Most of you know that the past few months have been pretty busy for me and when life gets busy there’s a tendency for more things to happen each and every day. So last week when, in the middle of everything, I found myself 40,000 feet in the air for about an hour and a half there was little else to do but think about all of the things that had happened over the past few months. And since I was thinking about things that had happened I figured, why not spend this otherwise vacuous time in the air determining into which category each of the things fit? After all,  if my theory holds true and there really are two options into which everything can fall, it should be a breeze. Besides, the lack of horizontal hold on my rather minuscule TV was proving to be more than annoying and I needed a distraction.  So with no further ado, and much reverence to the very recently retired Mr. Letterman who right now is very likely riding a horse somewhere in the middle of Montana, I bring to you a segment I’ve decided to call “Big Deal or No Big Deal”. You can probably figure this out without my help but, just in case you haven’t been reading as carefully as you should, it goes like this. I think about things that have happened, or are about to happen, and decide whether they are/were a “big deal” or “no big deal”.  It’s just that simple. Here we go.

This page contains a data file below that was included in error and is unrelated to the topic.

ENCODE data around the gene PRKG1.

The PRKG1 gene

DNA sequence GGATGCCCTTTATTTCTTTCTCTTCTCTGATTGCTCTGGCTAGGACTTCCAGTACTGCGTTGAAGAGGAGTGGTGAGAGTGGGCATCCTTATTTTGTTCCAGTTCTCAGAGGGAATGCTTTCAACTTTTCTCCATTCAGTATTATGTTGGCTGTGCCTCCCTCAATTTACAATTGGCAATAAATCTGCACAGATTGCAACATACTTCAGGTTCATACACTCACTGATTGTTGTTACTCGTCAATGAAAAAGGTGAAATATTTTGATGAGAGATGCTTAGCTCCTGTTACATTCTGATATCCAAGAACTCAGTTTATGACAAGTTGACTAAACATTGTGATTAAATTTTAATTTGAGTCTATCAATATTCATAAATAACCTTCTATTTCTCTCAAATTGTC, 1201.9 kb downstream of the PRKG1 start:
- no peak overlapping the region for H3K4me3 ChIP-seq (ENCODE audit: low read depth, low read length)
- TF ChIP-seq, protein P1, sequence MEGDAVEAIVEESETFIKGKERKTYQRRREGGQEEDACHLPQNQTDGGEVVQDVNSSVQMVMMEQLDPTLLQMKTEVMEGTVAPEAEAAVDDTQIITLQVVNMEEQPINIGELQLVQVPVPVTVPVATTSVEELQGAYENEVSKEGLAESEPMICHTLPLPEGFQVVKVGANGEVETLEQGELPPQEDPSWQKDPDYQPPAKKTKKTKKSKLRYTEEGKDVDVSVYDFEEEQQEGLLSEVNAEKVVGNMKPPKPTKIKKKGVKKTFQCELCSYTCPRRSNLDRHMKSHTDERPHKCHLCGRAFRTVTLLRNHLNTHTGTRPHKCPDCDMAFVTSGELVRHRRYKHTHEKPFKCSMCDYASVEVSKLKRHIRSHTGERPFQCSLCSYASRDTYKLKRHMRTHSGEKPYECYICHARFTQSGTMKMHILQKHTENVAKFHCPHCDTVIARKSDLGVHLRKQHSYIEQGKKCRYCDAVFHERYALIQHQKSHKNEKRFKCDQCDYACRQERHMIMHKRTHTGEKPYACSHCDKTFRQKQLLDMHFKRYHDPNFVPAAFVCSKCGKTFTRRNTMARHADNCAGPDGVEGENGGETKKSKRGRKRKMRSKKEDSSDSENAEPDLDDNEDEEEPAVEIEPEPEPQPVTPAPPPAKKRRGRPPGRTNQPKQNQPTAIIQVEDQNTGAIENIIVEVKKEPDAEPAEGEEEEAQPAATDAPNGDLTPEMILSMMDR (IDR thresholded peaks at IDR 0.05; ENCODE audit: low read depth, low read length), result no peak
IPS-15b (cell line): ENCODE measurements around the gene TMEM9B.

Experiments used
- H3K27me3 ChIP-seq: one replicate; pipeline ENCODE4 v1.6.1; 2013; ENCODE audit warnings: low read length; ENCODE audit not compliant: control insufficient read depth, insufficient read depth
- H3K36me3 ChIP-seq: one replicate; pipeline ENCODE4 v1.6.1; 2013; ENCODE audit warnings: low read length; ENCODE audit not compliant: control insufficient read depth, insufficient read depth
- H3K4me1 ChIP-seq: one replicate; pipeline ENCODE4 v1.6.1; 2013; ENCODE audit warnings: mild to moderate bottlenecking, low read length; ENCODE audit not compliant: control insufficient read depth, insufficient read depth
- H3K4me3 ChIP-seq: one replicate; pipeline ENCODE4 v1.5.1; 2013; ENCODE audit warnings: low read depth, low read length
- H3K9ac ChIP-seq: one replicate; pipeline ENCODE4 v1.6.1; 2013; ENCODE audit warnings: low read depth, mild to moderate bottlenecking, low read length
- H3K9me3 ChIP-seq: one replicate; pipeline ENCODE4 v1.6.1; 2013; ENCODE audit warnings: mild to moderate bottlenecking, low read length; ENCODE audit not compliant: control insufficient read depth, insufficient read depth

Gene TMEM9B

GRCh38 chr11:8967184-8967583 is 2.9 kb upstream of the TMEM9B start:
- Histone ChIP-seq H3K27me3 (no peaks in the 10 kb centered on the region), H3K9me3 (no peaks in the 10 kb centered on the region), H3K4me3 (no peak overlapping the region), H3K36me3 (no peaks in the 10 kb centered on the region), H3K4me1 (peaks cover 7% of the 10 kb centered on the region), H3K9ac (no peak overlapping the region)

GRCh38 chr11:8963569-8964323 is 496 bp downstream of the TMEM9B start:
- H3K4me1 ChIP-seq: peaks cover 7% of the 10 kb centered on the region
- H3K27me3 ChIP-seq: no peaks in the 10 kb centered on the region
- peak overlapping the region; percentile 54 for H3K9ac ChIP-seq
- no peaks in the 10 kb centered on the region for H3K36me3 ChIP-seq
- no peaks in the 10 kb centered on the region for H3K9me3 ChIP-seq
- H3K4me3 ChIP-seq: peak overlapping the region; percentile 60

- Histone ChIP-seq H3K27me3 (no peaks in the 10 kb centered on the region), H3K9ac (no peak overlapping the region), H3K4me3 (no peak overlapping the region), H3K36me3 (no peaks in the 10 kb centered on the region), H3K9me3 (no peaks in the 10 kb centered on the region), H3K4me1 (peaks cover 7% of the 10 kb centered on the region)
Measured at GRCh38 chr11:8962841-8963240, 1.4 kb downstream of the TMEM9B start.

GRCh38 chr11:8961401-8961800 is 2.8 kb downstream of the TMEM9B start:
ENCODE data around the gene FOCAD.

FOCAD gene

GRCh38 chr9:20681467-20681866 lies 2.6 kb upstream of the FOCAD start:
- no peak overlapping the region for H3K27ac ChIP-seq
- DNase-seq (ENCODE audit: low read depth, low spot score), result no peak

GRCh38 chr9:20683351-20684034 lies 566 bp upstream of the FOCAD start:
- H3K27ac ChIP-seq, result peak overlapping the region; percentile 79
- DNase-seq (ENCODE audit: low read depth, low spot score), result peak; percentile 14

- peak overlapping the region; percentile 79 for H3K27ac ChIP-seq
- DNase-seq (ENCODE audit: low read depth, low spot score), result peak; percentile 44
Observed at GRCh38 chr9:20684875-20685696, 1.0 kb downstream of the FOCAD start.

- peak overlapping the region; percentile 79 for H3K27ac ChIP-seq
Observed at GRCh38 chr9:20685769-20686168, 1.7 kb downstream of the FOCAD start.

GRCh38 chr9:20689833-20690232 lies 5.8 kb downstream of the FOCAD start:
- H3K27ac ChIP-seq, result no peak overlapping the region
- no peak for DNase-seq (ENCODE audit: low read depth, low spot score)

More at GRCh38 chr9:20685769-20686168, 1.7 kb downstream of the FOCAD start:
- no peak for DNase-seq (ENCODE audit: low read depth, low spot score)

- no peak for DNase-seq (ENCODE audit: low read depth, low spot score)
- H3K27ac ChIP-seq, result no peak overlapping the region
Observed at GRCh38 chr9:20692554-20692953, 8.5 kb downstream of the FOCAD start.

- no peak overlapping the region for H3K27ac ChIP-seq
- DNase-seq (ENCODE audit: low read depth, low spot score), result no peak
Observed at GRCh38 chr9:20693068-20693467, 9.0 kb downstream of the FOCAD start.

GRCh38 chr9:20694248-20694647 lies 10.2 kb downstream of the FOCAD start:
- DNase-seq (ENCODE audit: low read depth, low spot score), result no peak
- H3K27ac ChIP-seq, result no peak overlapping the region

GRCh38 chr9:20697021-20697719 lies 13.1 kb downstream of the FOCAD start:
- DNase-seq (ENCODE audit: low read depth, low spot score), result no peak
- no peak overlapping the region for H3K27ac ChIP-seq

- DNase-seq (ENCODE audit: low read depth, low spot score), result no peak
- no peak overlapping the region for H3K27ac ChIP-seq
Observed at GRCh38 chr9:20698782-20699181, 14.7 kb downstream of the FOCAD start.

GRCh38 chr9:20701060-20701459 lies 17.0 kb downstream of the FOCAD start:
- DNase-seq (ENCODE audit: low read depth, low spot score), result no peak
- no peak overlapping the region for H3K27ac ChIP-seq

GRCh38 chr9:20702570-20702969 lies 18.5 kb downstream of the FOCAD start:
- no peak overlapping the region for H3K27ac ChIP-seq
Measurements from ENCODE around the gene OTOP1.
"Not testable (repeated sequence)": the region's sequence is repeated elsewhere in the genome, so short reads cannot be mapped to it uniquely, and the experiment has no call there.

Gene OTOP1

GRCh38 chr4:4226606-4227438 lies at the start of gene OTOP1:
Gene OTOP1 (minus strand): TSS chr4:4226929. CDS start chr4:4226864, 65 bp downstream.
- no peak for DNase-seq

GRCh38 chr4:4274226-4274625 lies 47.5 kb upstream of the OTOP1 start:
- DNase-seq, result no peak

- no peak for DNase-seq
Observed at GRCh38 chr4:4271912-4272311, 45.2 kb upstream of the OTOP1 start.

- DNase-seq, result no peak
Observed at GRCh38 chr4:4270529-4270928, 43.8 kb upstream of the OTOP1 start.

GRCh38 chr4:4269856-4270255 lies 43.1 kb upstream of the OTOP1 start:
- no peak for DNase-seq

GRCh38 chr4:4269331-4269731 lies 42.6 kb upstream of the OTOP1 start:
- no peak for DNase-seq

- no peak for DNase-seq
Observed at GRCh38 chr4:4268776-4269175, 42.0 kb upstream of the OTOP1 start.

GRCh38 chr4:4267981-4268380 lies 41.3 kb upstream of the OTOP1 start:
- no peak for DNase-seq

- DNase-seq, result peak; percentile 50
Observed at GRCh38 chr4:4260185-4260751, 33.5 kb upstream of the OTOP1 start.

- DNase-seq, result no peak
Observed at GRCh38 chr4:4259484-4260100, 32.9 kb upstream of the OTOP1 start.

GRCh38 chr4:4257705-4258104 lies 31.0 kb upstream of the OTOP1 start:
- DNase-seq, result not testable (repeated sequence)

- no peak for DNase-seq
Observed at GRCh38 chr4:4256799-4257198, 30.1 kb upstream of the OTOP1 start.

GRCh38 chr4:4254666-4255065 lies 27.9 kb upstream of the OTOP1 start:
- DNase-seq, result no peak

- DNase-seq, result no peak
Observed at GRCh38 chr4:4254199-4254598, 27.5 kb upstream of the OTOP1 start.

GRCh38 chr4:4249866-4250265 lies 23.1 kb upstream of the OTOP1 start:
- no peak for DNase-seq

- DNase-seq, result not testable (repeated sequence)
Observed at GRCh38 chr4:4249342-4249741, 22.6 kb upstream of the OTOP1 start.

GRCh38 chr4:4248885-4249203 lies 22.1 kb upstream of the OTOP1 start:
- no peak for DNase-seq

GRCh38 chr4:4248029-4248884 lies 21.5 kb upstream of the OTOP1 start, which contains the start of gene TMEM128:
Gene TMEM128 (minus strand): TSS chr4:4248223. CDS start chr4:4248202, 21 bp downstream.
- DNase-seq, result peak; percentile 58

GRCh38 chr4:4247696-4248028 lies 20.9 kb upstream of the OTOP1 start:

#1 Selling my house: Big deal before it was sold, no big deal after.
#2 Buying a new house: Big deal. My Realtor thinks so too.
#3 Packing up my house: No big deal. Unless we continue to procrastinate at which point it could turn out to be one of those floaters.
#4 Buying all new furniture: Wasn’t a big deal until I discovered modern Italian furniture. Now it is.